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Understanding Type 2 Diabetes

Diabetes is a disease where the blood glucose levels in the body are too high and the body cannot use it properly.

There are two main types of diabetes and many differences between them:

Type 1 diabetes is an autoimmune disease which means that the body is mistakenly attacking itself. There are many known autoimmune diseases including Lupus, thyroid disease and rheumatoid arthritis. In type 1 diabetes the immune system incorrectly targets insulin producing cells (called beta cells) in the pancreas. It is not known why or how to stop it. Therefore over time the pancreas loses the ability to produce insulin and the person must inject insulin daily. Everyone with type 1 diabetes is insulin dependent and will be for life.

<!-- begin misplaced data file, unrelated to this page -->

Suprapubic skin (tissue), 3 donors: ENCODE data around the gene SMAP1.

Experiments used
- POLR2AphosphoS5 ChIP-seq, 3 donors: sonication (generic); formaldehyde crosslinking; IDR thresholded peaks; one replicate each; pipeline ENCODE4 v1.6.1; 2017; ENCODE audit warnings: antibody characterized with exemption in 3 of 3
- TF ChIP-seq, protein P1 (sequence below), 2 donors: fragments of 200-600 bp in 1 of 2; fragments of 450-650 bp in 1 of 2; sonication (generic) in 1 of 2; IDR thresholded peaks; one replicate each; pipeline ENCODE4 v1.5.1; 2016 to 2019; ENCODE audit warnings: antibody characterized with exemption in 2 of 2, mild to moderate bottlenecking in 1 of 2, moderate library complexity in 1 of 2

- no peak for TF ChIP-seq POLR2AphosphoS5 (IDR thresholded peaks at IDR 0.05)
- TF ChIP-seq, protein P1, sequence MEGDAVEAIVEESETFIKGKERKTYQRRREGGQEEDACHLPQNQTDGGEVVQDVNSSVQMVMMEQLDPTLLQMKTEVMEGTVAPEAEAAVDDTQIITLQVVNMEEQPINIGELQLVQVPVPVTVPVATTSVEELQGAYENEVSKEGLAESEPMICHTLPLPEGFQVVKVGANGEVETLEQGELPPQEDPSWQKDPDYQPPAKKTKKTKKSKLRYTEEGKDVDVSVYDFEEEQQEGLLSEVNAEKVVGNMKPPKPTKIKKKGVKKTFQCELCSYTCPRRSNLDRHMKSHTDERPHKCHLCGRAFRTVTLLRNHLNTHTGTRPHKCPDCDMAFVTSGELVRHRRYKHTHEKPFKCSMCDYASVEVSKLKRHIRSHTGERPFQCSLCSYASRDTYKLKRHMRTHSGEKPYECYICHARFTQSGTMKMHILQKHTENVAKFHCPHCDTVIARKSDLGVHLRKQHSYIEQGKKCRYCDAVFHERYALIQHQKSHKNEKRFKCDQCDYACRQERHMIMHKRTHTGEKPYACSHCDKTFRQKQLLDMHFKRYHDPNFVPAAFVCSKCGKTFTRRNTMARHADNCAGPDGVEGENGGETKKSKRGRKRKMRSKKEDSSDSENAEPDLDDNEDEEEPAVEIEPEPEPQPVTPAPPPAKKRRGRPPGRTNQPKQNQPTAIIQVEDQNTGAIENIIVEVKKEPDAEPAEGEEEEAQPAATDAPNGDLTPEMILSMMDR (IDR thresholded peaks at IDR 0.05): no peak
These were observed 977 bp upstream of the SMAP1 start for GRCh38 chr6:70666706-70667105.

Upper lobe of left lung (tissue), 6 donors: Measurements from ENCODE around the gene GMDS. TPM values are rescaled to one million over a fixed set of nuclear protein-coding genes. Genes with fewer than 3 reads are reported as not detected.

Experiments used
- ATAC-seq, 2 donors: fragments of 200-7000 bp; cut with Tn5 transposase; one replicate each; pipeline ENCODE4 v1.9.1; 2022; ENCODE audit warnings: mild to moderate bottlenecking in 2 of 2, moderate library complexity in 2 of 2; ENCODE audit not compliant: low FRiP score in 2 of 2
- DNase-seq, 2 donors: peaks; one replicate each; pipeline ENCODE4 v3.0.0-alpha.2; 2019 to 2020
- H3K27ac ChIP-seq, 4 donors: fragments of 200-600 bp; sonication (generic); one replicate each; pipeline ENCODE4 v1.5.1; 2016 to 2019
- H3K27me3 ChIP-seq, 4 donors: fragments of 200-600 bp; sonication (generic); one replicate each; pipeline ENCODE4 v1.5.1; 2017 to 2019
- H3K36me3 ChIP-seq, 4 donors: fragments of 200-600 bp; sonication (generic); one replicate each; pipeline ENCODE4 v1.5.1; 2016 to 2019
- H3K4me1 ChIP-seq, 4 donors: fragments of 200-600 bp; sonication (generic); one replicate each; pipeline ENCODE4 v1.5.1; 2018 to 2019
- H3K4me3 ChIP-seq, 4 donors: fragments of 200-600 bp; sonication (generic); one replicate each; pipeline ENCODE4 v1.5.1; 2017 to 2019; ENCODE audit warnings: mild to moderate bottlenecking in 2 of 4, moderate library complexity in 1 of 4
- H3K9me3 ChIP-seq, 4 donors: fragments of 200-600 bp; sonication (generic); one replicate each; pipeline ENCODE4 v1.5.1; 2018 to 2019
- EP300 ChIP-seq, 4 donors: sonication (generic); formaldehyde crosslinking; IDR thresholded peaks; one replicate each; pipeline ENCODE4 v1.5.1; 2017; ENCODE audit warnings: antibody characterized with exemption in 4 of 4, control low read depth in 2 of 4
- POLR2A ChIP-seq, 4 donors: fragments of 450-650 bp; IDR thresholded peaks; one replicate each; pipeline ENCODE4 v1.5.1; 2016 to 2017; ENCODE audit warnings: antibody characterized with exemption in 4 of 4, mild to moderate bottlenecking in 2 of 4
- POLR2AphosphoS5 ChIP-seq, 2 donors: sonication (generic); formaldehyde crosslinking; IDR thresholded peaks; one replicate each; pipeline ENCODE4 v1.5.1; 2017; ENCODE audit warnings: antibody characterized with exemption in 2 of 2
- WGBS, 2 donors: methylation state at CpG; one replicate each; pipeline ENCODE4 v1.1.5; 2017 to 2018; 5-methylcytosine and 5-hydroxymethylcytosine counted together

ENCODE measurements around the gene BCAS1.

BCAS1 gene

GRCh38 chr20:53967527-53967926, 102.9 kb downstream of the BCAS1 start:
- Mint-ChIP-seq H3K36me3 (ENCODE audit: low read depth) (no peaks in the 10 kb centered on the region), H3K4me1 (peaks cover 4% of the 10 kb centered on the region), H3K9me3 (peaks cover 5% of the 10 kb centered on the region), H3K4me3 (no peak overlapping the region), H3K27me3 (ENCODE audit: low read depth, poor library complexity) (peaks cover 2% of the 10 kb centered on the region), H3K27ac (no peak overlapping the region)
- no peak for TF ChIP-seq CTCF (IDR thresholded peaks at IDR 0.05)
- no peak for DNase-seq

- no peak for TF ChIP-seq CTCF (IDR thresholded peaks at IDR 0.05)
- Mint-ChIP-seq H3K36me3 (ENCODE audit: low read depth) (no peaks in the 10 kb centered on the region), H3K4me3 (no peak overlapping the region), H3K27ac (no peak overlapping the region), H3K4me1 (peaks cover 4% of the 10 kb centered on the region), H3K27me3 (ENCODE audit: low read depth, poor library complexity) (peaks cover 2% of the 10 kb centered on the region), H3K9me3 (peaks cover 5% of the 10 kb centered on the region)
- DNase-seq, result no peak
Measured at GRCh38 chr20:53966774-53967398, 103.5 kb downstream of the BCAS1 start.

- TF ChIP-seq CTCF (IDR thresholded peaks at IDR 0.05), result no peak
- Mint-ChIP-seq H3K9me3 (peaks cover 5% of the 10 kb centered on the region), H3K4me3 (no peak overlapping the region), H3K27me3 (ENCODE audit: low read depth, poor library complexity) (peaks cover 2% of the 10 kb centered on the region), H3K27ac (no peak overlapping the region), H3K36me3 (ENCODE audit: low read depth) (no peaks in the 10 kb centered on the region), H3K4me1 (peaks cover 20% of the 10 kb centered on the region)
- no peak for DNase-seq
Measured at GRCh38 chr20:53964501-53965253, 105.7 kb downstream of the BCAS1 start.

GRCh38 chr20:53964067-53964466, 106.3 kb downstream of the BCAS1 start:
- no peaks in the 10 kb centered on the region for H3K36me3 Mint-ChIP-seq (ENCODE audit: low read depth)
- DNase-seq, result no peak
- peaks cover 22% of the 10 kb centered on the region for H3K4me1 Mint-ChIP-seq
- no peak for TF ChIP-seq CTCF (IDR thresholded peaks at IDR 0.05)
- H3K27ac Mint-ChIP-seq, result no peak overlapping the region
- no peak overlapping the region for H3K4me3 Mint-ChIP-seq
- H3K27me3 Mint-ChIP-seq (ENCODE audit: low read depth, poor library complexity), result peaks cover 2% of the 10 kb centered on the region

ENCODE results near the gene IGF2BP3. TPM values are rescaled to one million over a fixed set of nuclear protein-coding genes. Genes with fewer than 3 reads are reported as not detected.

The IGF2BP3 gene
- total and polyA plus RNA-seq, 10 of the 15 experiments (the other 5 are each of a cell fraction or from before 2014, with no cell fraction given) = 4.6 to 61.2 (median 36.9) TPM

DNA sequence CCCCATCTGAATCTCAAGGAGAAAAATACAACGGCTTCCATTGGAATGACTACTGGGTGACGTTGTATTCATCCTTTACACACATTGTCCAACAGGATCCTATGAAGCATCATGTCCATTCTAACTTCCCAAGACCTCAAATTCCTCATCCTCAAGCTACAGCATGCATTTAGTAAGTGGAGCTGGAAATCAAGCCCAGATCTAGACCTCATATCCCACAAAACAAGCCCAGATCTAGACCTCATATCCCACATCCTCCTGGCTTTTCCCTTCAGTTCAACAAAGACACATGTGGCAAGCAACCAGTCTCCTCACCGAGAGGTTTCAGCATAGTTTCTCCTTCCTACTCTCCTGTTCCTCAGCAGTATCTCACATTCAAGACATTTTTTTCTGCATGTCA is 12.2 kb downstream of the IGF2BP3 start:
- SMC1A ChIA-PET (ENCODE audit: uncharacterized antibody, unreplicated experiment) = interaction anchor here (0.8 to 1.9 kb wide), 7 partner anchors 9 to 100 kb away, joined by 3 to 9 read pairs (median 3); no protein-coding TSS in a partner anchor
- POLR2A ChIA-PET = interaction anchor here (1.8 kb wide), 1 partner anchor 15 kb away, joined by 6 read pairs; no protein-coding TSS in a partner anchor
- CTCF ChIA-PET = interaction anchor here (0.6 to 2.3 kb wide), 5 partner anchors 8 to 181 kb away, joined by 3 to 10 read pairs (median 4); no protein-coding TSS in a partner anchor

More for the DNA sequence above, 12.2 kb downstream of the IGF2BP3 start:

Type 2 diabetes is quite different, and it is important to note that it is generally preventable and can very often be put into remission through lifestyle change. In type 2 diabetes the immune system is not attacking the beta cells in the pancreas. Instead, over time, due to excess sugar and refined carbohydrate consumption, the body loses its ability to respond to insulin, so the person becomes insulin resistant. This happens because the higher the level of sugar in the blood the more insulin the beta cells in the pancreas pump out. Over time and no reduction in circulating sugar these cells get exhausted, burn out and insulin production diminishes.

Common differences between Type 1 and Type 2 diabetes:

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